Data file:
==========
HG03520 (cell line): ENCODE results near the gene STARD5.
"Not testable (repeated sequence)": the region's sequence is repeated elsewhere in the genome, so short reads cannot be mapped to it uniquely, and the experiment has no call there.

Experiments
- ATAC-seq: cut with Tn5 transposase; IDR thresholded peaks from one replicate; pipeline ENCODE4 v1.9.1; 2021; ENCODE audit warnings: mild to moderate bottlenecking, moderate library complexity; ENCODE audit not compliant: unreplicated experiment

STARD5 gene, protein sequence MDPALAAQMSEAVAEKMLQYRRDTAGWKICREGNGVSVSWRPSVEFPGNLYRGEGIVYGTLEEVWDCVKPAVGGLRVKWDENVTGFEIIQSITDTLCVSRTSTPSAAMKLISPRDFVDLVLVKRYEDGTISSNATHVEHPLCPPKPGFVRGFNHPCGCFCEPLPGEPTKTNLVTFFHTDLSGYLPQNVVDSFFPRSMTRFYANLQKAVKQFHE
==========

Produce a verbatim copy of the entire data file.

HG03520 (cell line): ENCODE results near the gene STARD5.
"Not testable (repeated sequence)": the region's sequence is repeated elsewhere in the genome, so short reads cannot be mapped to it uniquely, and the experiment has no call there.

Experiments
- ATAC-seq: cut with Tn5 transposase; IDR thresholded peaks from one replicate; pipeline ENCODE4 v1.9.1; 2021; ENCODE audit warnings: mild to moderate bottlenecking, moderate library complexity; ENCODE audit not compliant: unreplicated experiment

STARD5 gene, protein sequence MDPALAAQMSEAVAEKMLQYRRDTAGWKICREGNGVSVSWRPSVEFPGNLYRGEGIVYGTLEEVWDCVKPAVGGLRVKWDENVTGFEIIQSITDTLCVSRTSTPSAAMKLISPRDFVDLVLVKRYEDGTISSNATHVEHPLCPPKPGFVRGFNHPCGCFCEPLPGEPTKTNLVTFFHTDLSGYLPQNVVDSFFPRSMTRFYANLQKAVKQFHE